Saturday, July 13, 2013

Hillsborough PTC Part1: Inhibiting competition and choice

Here in Hillsborough County, we watch our County Commissioners espouse their proposals for economic development.  They have tied transportation to economic development and have doled out our tax dollars to bring the big box Bass Pro Shop Sporting Goods store to Hillsborough.  They are now proposing  subsidies, tax breaks, tax credits to large companies who want to bring their businesses and jobs to Hillsborough like Amazon.  

But what about new, innovative companies who also want to bring their business to Hillsborough County but burdensome regulations are keeping them out?  We know what happened last year to Uber during the RNC convention.  The Tampa Bay Times wrote last year:
While Republican National Convention delegates decry excess governmental regulation, a case study is unfolding outside: a dispute between Hillsborough County regulators and a techie taxi startup in town for the convention.What the company can't offer? Low prices. Hillsborough County regulations set Uber's minimum fare at $50, three times as pricey as the service's minimum fare in New York City, London, Paris or practically anywhere else.
At the Eye, we agree with what Rachel Holt, general manager for Uber's DC operations said,
"There is an important role for regulations, and that's protecting the public … not blocking competition."
Well, Uber left town during the RNC, run out by the heavy handed anti-competitive regulations of the Hillsborough County Public Transportation Commission, and headed to Charlotte for the DNC.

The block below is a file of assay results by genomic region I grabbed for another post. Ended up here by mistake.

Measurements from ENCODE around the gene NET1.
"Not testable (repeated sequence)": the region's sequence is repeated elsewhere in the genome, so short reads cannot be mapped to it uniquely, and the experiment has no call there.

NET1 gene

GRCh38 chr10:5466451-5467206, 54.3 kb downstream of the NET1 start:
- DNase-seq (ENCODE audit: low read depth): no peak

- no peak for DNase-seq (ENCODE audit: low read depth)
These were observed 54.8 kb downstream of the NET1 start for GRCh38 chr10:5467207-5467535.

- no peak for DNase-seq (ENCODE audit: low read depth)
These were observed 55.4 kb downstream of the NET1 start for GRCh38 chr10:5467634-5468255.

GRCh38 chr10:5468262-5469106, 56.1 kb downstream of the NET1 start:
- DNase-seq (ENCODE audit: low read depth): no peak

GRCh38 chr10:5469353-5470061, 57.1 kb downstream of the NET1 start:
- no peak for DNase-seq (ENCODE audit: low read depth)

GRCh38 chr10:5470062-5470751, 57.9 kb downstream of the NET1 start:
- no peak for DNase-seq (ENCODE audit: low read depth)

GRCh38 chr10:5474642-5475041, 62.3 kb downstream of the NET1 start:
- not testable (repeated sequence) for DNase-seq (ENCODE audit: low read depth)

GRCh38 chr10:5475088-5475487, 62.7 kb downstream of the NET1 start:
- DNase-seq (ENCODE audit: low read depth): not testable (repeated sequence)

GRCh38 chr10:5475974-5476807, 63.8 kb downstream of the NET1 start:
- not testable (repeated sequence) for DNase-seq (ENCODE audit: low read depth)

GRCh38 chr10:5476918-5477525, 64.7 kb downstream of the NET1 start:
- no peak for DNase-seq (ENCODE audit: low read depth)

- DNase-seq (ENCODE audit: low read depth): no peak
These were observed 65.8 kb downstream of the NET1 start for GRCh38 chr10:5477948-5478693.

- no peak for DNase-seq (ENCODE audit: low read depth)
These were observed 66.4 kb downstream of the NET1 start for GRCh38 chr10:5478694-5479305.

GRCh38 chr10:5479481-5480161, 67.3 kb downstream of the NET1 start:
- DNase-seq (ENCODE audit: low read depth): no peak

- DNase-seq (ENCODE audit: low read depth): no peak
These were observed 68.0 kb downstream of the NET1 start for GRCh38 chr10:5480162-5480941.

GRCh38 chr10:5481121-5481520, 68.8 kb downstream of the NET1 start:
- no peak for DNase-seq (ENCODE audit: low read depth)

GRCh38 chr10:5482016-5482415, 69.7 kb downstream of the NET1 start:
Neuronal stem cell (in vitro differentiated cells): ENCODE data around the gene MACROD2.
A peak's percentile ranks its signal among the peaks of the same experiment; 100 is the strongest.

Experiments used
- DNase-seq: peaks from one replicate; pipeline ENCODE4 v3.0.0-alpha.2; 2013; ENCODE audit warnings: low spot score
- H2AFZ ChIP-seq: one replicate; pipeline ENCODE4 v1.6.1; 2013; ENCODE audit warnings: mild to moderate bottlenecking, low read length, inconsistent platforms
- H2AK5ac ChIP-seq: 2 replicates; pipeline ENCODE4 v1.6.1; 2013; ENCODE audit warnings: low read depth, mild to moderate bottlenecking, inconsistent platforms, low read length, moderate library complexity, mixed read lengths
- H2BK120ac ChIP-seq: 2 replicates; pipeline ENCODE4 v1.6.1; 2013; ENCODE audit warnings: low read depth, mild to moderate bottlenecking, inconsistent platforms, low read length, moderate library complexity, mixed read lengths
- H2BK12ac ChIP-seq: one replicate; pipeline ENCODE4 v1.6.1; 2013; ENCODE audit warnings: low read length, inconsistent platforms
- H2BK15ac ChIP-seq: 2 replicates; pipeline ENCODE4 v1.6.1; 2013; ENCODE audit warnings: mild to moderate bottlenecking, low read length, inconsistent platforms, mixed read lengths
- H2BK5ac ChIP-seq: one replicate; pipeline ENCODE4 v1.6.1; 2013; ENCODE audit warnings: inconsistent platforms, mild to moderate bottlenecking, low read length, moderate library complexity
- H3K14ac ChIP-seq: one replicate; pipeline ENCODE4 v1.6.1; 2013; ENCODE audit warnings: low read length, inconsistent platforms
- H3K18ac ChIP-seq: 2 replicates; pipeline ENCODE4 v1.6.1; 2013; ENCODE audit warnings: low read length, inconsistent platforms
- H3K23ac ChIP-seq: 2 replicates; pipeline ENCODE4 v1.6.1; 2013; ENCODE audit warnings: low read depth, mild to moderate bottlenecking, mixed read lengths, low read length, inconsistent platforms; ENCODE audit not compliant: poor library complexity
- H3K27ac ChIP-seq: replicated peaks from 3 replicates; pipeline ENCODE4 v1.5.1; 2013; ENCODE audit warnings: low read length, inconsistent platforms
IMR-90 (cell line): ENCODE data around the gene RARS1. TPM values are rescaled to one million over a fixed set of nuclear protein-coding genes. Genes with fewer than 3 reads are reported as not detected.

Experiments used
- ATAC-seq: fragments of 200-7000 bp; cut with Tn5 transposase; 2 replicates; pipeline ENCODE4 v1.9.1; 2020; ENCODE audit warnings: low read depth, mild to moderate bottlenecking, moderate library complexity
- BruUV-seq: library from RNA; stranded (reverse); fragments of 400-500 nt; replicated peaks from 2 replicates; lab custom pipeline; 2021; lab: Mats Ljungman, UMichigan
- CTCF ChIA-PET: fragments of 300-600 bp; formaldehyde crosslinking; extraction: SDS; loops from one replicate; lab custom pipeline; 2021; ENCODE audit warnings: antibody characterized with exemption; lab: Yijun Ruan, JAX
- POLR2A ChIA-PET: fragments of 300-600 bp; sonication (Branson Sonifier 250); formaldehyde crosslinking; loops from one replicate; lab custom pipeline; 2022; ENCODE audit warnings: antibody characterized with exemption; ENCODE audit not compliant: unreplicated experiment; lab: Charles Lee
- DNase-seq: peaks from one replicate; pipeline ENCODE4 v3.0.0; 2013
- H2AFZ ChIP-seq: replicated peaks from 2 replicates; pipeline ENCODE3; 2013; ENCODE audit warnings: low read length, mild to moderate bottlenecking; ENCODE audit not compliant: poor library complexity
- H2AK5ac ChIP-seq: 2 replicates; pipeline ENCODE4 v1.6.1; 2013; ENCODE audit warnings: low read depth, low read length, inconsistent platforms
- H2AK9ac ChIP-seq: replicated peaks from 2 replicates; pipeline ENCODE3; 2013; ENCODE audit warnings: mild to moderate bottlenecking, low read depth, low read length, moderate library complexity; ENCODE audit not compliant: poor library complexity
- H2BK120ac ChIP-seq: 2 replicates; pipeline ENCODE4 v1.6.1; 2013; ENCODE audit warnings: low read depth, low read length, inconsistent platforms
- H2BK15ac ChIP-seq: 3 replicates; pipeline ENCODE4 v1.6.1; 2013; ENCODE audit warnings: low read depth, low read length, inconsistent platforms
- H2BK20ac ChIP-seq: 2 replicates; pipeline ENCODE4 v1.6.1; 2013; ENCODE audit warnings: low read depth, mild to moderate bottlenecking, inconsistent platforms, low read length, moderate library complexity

Also recall the entrepreneurial company Hop Tampa who was providing free golf cart shuttle services downtown.  
Hop Tampa free shuttle cart downtown shutdown
In 2009, Hop Tampa was shut down by the dubious Public Transportation Commission.  The Tampa Bay Times article Plug pulled on free shuttle service by downtown Tampa's electric carts  reported:
Hillsborough County transportation officials Wednesday slammed the brakes on electric cart operators providing shuttle services downtown.The Public Transportation Commission ruled that the companies run vehicles for hire, which means they need permits to stay in business.
And all it took was a call from a local taxi cab company as TBT went on to state:
The board made the decision after hearing from an attorney for Yellow Cab.
Creative Loafing also reported on the shutdown with Free rides short-circuited as Tampa kills green downtown shuttle service:
It is a classic Catch-22; electric vehicles operators downtown say they were told they didn't need permits because they didn't charge for their rides (they make their money from advertising on the vehicles, and the drivers get tips), and since the PTC tightly controls taxi permits, they likely wouldn't be able to get them anyway. But even though they don't charge fares and mostly provide rides that the for-pay taxis won't/don't give (short hops that aren't profitable), the PTC put them out of business after cabbies complained.